The director of the U.S. Centers for Disease Control and Prevention said on Monday that the agency will extend an order which prohibits noncitizens migrating through Mexico and Canada from entering the United States in an effort to slow the spread of COVID-19.
"The Centers for Disease Control and Prevention (CDC) has issued an order under Sections 362 and 365 of the Public Health Service Act, and associated implementing regulations, that temporarily suspends the introduction of certain noncitizens based on the Director’s determination that introduction of such noncitizens, regardless of their country of origin, migrating through Canada and Mexico into the United States creates a serious danger of the introduction of COVID-19 into the United States, and the danger is so increased by the introduction of such noncitizens that a temporary suspension is necessary to protect the public health," according to a CDC news release.
The order, which was first enacted in March of 2020, is under the Public Health Service Act (Title 42) which gives federal health officials unique powers during a pandemic to take extraordinary measures to limit transmission of an infectious disease. One of those is the ability to stop the flow of immigration from countries with high numbers of confirmed cases, a legal authority the CDC does not normally have.
Since it was enacted, Title 42 has been a point of contention, with many critics arguing that the order is cruel and inhumane.
FILE - U.S. Border patrol, right, with migrants who crossed the U.S.-Mexico border illegally, wait to be loaded on a bus to be processed by U.S. Border Patrol.
President Joe Biden has faced criticism from progressives for keeping asylum off-limits to many and creating policies that encourage parents to send children across the border alone. Enforcement-minded critics say exempting unaccompanied children from expulsion led to record numbers crossing the U.S.-Mexico border and that further lifting restrictions will invite many more people to come.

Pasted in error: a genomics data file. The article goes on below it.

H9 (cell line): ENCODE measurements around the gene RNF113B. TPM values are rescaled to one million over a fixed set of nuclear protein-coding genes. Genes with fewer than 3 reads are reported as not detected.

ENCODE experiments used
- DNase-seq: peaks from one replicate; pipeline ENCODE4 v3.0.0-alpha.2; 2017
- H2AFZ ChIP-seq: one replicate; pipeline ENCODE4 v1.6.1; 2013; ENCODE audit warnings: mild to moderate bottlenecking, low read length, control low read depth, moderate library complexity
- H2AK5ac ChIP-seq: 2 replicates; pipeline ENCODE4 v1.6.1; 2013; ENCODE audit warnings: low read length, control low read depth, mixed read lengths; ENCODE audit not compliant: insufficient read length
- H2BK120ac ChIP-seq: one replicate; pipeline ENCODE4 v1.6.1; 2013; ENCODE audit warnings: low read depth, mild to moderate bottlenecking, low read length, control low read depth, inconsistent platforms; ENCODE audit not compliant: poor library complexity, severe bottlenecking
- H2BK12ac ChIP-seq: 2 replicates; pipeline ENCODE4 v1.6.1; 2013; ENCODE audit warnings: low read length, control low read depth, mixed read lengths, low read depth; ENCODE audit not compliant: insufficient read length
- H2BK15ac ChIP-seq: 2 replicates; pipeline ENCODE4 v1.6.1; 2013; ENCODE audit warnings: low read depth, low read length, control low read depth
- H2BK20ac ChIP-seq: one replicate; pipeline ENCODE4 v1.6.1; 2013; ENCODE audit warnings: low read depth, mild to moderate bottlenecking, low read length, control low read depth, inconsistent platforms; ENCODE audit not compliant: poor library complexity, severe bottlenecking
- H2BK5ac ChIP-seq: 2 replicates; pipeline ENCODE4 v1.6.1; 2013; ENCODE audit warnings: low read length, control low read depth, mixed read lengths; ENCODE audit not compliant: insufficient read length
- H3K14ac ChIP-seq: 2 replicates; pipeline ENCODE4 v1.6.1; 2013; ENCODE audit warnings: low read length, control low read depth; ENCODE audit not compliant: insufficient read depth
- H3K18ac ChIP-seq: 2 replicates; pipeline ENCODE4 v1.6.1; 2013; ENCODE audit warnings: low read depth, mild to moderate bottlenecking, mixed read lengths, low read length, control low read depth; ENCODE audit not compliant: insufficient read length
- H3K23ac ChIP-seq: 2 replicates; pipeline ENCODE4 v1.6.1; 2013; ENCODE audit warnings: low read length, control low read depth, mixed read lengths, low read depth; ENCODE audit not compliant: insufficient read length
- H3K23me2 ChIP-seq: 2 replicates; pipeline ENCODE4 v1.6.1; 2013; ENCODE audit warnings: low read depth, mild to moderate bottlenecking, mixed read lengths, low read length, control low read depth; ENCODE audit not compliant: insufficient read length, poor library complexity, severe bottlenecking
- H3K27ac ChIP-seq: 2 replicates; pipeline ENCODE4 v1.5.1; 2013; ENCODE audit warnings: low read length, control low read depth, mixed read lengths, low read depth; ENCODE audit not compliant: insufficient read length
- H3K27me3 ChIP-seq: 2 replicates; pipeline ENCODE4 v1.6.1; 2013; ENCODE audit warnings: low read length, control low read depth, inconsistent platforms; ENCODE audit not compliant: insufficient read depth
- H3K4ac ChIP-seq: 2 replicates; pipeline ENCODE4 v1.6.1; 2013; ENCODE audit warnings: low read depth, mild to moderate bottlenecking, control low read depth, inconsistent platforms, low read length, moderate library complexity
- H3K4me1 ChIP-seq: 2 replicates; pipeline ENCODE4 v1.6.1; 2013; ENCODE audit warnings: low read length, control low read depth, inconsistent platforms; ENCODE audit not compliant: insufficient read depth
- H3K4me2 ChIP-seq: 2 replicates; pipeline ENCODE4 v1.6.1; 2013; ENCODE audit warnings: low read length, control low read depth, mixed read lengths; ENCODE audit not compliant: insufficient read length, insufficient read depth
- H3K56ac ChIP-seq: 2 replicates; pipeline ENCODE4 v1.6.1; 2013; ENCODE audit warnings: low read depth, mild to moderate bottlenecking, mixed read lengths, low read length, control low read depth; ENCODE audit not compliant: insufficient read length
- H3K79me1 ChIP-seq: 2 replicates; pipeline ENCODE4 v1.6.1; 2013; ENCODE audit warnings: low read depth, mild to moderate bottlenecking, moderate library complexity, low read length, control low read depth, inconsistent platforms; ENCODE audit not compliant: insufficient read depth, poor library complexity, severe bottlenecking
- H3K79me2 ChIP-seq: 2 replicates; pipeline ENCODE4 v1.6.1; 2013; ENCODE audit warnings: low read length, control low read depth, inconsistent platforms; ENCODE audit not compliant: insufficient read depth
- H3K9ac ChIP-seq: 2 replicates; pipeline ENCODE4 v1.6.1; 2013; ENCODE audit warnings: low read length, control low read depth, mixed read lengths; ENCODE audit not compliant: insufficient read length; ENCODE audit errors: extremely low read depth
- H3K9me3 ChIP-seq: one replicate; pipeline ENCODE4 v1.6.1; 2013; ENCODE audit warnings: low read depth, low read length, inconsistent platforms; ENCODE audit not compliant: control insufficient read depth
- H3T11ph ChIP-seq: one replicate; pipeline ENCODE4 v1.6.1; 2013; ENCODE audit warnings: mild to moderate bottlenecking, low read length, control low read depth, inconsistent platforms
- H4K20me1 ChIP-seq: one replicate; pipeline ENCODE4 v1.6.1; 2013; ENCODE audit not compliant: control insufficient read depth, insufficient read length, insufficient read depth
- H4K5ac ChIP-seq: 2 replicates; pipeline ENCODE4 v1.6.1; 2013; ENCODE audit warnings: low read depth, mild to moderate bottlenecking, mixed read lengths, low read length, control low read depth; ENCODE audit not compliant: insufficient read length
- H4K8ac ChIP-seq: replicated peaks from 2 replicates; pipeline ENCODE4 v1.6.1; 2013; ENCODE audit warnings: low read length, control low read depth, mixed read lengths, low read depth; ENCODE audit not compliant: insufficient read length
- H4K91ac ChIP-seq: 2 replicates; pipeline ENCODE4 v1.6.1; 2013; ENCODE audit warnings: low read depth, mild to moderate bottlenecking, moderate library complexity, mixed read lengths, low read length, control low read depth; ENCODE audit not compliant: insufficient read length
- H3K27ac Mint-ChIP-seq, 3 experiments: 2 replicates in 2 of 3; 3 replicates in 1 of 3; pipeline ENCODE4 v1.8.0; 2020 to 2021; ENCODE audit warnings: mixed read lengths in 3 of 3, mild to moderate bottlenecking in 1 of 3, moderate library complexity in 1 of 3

Immigration advocates have ratcheted up pressure to end expulsions entirely, arguing that they cannot be defended solely on the grounds of protecting public health. Migrants at the southern border are typically expelled to Mexico within two hours of getting picked up by Border Patrol agents.
DHS had announced that as of July 31, 2021, the agency would consider ending Title 42 enforcement, but the consideration changed with the surge in COVID-19 cases among mostly unvaccinated people.
U.S. Homeland Security Secretary Alejandro Mayorkas testified about the order in Congress in May of 2021, stating that Title 42 is "not a tool of immigration, it is a tool of public health" authorized by the CDC.
U.S. authorities likely picked up more than 19,000 unaccompanied children in July, exceeding the previous high of 18,877 in March, according to David Shahoulian, assistant secretary for border and immigration policy at the Department of Homeland Security. The June total was 15,253.
The number of people encountered in families during July is expected at about 80,000, Shahoulian said. That's shy of the all-time high of 88,857 in May 2019 but up from 55,805 in June.